The glorious weather that had been providing a sunbathing opportunity for the fans trackside then mysteriously began to be replaced with darker, gloomy clouds covering the track, and the threat of rain then saw Neal launch his attack on Plato for the lead before pulling off what was thought to be the impossible of driving around the outside of the SEAT through the final corner at Lodge, staying side-by-side all the way around the outside and into Old Hall where he somehow edged into the lead despite being on the grass and on the wrong side of the road.

The battle meant that Muller and Eaves had latched onto the back of the battling cars and as Neal slotted into the lead the four cars all tried to fit into Cascades together, which didn’t work to the gasps of the crowd as Muller tapped Plato into a slide that sent the SEAT skittering into the gravel trap.

Plato somehow managed to get the Toledo out of the beach and make his way back up into the top 10 and therefore an acceptable reverse grid position for race three. Neal meanwhile went on to take his fifth win of the year ahead of the Frenchman and Honda team-mate Eaves, gifting the perfect father’s day present to Steve Neal and extending his championship lead to a dominant margain already.

The image that followed is one that, as a fan at the event that day will be remebered for a long time.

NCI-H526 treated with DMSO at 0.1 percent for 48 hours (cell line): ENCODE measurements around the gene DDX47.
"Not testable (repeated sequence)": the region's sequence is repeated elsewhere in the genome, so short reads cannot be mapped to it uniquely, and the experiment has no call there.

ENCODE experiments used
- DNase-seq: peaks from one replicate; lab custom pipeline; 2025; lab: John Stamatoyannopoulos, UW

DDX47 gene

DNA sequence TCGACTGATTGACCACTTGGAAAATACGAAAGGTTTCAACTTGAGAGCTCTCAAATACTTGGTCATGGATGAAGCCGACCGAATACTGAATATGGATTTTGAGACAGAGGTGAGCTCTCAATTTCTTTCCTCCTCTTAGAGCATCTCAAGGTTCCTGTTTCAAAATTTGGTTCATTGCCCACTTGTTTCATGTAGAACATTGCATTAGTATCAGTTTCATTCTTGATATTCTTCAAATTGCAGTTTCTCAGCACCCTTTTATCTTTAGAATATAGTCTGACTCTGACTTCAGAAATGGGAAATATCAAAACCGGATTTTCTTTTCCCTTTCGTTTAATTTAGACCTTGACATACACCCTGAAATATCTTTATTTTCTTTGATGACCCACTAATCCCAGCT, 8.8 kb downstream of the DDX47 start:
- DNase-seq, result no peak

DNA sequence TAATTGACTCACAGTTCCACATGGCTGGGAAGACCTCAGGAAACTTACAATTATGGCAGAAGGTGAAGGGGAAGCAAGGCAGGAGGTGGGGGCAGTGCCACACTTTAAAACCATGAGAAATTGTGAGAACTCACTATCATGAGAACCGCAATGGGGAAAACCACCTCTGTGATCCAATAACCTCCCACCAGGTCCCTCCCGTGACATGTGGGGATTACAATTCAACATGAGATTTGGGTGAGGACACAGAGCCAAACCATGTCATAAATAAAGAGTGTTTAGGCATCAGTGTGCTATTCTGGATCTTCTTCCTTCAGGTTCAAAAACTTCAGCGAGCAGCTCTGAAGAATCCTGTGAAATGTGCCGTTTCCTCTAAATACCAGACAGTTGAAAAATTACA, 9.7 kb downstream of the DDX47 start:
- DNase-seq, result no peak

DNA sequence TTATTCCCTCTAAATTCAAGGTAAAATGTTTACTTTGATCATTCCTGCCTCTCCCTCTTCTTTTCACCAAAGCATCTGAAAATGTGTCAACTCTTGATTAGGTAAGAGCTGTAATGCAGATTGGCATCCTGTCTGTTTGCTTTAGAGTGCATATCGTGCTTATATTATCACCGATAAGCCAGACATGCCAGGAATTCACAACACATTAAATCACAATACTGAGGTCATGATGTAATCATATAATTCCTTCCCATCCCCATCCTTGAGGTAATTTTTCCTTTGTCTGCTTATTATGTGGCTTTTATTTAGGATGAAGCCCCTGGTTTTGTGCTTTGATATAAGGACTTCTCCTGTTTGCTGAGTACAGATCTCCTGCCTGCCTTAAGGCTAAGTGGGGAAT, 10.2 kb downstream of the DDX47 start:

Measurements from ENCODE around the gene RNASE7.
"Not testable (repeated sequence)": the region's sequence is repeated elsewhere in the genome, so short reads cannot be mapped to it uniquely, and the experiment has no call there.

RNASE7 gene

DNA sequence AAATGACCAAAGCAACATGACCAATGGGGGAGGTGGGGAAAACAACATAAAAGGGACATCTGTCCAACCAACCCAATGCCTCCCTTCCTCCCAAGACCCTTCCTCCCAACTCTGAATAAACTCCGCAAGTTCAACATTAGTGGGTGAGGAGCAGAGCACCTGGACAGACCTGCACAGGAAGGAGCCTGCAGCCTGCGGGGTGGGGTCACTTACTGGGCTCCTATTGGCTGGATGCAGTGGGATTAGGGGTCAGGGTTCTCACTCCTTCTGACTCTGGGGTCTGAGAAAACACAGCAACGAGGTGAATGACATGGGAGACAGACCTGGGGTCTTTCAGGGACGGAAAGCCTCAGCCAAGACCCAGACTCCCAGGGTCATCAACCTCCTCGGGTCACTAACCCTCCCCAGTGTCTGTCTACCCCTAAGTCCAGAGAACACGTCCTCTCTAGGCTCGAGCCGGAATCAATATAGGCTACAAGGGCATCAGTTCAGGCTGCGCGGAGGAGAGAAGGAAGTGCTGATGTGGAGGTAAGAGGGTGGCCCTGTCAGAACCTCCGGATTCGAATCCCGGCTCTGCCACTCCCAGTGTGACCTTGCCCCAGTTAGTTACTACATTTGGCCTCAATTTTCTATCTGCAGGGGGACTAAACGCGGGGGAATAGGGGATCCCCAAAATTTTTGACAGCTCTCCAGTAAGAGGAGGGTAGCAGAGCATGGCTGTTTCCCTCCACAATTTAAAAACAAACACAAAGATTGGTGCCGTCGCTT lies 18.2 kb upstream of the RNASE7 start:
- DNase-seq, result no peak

As the support races began to continue rolling on through the day, top names such as Richard Westbrook, Tim Harvey and Damien Faulkner were about to head out for battle in the Porsche Carrera Cup GB, only for the dark clouds to (very) suddenly turn into a massive thunderstorm that transformed one of the brightest and humid days of the UK summer that year into a washout within minutes.

With people sunburnt and still half-dressed, the immortal words from people of “We might even get some rain here!” were mentioned. On cue, minutes later drops of rain came down, quickly turning to a complete deluge, thunder and lightning also included in the show. Everybody grabbed anything they had with them and fought across the bridge from Knickerbrook to find shelter, mostly to the car park where they were never seen again; it was almost as though we were at the 2001 Malaysian Grand Prix. I never got to see what happened in the final race because – like many, many others – we decided enough rain was enough and, soaked, we headed back home to what was surprisingly pleasant sunset North East weather.

Meanwhile…after a lengthy delay that saw the Porsche race postponed, the BTCC boys returned to a trecherous and washed-up circuit for race three, after which Plato threw away the lead and a certain win at the Hairpin early on with a lock up, allowing Rob Collard to sensationally lead in the cash-strapped WSR-run MG.

He would not be the hero of the hour however as two lock ups cost him the lead to Tom Chilton’s Honda Civic, and then later to Neal as he dropped to fourth place behind a charging Plato, who muscled his way through the field to claim a podium on an eventful weekend. Chilton’s emotional victory was one that wasn’t expected among the fans, so it provided a good story to the end of a typically mad day of British Touring Car racing.

Whether the fourth round of this year’s championship will be as eventful remains to be seen, but Oulton Park has certainly been a track that has offered fans its fair share of drama, and its constant twist of Spa Francochamps-like weather unpredictability.